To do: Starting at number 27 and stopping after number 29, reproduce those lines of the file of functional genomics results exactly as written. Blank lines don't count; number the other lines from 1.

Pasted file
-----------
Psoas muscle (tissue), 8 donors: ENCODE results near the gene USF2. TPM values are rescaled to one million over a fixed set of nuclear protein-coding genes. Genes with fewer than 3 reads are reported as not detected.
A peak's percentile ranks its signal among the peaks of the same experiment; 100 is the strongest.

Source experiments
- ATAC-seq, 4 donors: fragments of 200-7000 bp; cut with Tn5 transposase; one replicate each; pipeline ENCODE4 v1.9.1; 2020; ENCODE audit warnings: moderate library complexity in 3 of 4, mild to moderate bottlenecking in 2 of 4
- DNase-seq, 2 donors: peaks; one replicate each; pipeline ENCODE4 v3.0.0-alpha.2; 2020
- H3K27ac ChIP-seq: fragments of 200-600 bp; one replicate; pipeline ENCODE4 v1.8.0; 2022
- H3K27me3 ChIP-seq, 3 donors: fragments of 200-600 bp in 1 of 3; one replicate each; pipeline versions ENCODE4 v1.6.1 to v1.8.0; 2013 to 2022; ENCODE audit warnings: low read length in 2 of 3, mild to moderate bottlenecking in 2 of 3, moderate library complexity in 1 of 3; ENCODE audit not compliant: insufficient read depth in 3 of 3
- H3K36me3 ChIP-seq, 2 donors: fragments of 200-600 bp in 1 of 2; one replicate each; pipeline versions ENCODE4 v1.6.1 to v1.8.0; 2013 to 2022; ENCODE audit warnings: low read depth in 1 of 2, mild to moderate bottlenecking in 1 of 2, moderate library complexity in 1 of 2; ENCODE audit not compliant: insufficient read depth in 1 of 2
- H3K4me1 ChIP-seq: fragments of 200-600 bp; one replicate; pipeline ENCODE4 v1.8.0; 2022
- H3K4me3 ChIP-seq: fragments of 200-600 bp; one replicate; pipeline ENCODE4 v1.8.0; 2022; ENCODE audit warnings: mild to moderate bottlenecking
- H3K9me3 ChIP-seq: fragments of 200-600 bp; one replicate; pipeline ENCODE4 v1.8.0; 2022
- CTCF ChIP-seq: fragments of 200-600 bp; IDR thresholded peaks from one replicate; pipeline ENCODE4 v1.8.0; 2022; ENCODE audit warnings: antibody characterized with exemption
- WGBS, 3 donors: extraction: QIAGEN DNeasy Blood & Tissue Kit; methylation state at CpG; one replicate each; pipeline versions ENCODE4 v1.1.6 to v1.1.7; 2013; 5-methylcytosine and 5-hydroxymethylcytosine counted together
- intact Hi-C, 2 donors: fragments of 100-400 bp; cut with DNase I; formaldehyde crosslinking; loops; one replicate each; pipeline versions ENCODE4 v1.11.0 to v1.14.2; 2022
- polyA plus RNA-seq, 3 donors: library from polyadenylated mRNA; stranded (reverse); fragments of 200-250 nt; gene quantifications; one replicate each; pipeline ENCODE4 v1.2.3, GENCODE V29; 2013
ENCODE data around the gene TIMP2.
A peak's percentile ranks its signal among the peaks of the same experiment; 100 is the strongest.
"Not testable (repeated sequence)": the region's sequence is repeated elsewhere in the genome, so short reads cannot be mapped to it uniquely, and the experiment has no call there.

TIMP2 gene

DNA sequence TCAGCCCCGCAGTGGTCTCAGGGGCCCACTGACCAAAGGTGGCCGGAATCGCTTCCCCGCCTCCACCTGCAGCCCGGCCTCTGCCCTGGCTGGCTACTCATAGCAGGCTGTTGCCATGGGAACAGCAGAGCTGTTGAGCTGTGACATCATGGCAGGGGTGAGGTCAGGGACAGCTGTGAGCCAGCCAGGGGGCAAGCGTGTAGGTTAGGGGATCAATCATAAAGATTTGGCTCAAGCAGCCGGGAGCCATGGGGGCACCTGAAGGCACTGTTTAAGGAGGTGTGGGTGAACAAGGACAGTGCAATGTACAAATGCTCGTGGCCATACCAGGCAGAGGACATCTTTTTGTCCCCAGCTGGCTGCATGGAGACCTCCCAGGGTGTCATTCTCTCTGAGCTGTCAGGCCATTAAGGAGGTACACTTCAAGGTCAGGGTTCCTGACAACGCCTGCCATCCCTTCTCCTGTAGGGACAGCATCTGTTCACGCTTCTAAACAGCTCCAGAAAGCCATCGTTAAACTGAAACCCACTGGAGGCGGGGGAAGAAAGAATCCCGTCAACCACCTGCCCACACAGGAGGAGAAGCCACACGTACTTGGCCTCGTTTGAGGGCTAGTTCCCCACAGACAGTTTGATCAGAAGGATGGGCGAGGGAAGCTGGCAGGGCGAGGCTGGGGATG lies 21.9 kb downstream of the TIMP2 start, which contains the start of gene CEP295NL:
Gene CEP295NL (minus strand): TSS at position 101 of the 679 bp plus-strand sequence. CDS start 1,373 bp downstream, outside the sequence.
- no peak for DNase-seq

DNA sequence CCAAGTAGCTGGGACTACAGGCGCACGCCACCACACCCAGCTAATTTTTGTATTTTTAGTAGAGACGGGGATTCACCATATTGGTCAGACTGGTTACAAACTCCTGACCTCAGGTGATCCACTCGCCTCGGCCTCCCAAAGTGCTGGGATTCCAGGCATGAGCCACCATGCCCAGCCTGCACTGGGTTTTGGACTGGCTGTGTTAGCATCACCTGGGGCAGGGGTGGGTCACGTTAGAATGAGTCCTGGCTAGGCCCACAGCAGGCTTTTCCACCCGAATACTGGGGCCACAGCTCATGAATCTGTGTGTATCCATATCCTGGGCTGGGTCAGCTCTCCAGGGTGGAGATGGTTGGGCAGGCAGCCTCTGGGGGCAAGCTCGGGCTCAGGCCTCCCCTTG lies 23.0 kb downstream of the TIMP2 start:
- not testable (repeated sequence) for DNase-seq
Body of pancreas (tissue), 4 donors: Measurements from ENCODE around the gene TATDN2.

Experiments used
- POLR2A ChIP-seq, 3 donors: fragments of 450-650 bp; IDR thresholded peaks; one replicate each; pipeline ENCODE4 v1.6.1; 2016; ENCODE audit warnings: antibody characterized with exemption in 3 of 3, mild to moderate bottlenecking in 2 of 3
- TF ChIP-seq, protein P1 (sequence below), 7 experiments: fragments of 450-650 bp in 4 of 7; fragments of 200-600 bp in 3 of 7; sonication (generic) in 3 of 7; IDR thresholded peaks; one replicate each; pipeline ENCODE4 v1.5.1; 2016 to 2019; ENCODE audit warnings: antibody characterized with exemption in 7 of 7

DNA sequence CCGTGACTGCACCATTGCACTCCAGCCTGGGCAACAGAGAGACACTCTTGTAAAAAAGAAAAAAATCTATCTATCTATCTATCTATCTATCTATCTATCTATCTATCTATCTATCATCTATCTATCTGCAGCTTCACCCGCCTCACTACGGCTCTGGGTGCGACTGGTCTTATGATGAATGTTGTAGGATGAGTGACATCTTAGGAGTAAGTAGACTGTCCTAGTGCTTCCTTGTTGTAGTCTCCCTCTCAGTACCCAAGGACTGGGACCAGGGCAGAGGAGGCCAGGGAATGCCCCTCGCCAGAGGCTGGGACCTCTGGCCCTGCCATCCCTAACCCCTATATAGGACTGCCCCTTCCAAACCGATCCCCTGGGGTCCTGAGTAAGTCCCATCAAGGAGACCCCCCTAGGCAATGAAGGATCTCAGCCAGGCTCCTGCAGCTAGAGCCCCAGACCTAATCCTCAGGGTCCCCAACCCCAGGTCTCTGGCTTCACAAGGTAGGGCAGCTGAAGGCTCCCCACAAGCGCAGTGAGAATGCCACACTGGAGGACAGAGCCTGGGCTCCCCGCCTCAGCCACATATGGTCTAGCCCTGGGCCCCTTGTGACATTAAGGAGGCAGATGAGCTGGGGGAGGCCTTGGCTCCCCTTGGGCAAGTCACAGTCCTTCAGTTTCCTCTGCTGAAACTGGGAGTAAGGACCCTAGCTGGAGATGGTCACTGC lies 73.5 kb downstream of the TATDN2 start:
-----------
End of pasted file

- POLR2A ChIP-seq, 3 donors: fragments of 450-650 bp; IDR thresholded peaks; one replicate each; pipeline ENCODE4 v1.6.1; 2016; ENCODE audit warnings: antibody characterized with exemption in 3 of 3, mild to moderate bottlenecking in 2 of 3
- TF ChIP-seq, protein P1 (sequence below), 7 experiments: fragments of 450-650 bp in 4 of 7; fragments of 200-600 bp in 3 of 7; sonication (generic) in 3 of 7; IDR thresholded peaks; one replicate each; pipeline ENCODE4 v1.5.1; 2016 to 2019; ENCODE audit warnings: antibody characterized with exemption in 7 of 7

DNA sequence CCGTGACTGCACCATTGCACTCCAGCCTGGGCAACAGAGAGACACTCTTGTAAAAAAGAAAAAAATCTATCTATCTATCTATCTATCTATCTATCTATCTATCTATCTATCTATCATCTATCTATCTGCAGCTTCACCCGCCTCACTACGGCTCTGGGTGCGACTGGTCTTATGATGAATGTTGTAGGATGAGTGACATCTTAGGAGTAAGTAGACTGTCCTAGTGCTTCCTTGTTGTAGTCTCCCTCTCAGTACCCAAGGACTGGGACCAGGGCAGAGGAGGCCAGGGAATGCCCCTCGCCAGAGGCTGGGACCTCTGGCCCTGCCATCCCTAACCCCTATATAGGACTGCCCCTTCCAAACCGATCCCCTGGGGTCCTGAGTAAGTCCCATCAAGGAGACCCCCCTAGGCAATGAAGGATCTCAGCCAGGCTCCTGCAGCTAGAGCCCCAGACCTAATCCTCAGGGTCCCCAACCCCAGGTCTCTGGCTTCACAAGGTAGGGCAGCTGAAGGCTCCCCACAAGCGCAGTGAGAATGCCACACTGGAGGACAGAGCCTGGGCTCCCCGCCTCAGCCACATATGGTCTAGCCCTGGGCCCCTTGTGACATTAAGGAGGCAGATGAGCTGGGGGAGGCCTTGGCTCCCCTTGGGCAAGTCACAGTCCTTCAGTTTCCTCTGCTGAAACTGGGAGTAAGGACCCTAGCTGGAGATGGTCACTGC lies 73.5 kb downstream of the TATDN2 start: